I couldn’t talk about it because it was proprietary.In other words, GSK owned the data, so he could not mention the negative information unless he had their permission. In my humble opinion, this gives the impression of Emslie not being a scientist, but rather a sock puppet for the drug industry. Back to the X065 study. Why wouldn't Emslie, lead author of the study insist that the suicide attempt data be included in the X065 study publication? NIMH theoretically owned the data, as they funded the study, so why wouldn't they make sure to publish such important information? It's one thing to exclude data from two patients on Prozac who had, say, treatment-emergent flatulence, but it is quite another to exclude data on a much more troubling treatment-emergent event such as suicide attempts.
I'm not the first to notice this issue. It was previously mentioned by Jonathan Leo in a letter to the editor in Psychiatric Times. When I see this incidence of hiding suicide data and I think about NIMH's poor attempts at journalism regarding the SSRI-suicide issue, it raises my suspicions regarding whose agenda is being served at the agency.
Whose Opinion Matters? Also of note, yet frequently not mentioned by the SSRI's are terrific for kids crowd is that depression measures completed by the children and adolescents in this study showed no significant improvement versus a placebo. This has nearly always been the case in studies examining SSRIs for child and adolescent depression. Measures rated by clinicians have occasionally found an advantage for SSRIs in youth depression, yet almost never have such effects extended to the youths' perceptions of their depression. Call me crazy, but if we're going to say a treatment is effective for depression, yet the people who are depressed say it does not relieve their depression, shouldn't that raise some suspicion? The authors, however, try to squirm out of this difficult position with the following sentences:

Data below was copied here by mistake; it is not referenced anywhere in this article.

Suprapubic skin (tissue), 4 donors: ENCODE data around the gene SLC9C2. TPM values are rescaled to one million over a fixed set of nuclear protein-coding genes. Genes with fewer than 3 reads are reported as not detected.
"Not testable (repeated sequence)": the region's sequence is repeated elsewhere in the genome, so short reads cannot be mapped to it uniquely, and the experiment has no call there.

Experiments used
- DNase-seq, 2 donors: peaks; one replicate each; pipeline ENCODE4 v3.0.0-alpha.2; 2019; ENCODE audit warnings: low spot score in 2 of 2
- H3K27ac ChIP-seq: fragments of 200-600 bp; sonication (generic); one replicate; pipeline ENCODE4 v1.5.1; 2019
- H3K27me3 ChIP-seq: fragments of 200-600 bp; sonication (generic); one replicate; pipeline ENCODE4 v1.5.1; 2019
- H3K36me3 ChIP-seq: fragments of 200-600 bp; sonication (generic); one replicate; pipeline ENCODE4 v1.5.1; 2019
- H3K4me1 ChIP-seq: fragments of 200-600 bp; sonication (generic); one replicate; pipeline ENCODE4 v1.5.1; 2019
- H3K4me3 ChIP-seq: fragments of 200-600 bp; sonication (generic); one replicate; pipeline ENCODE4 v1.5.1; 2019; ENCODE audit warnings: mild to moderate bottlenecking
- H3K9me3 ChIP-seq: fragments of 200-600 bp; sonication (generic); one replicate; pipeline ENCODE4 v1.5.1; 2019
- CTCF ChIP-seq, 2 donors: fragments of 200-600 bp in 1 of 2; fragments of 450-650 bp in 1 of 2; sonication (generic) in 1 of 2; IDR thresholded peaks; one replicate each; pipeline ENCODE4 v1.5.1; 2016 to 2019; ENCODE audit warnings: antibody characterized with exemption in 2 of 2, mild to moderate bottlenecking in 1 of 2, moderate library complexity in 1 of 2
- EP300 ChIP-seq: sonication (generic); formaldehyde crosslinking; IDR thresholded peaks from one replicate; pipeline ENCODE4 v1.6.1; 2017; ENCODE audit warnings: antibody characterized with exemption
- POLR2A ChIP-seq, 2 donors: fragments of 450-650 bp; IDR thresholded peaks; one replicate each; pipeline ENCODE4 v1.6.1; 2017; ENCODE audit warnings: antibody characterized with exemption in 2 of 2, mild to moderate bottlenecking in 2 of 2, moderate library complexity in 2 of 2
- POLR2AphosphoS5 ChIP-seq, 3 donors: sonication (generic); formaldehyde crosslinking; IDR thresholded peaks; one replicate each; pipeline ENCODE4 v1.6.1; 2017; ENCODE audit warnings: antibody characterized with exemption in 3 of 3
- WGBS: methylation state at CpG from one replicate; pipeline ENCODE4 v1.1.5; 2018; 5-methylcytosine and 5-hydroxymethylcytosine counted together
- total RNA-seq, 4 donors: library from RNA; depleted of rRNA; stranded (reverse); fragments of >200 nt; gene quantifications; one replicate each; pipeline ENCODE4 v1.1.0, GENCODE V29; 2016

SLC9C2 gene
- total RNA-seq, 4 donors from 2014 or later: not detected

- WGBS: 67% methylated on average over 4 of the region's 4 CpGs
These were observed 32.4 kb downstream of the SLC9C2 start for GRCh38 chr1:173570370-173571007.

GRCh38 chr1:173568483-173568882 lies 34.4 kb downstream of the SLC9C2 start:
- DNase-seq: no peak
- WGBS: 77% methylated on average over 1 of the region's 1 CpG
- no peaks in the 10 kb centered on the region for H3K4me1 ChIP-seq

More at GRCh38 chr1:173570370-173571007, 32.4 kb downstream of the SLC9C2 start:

Furthermore, self-reported depressive symptom measurements also showed improvement in both groups, but the between-group differences were not significant. However, given the wide variability of initial child self-reports, these findings are difficult to interpret.Oh, I get it. When a significant advantage is shown on a measure rated by clinicians, it is not difficult to interpret, but when a drug is not shown more effective than a placebo, well, who knows what that might mean? A very nice attempt at obfuscation on the part of the authors. You'd think this was a drug company funded study -- it hid negative data and obfuscated negative findings -- yet the good old NIMH, with our tax dollars, was behind this work.
But worry not, my friends, the study X065 conclusion, as published in the flagship journal of psychiatry (Archives of General Psychiatry) reads as follows:
These data indicate that fluoxetine 20 mg/d is safe and effective in children and adolescents.Back to Graham Emslie. He admits to helping to keep GSK's secret that Paxil was not an effective treatment for youth depression and he was the lead investigator on a study in which two suicide attempts appear to have been deep-sixed. His interpretations of research regarding Effexor for (you guessed it) youth depression also seem overly positive, and it seems that he helped to keep data on Effexor for youth depression buried for several years. But, worry not, according to his website, he is "is known internationally for his work in the treatment of pediatric depression." Indeed. I'm comforted to know that we can expect this high caliber of work from high-ranking academic psychiatrists.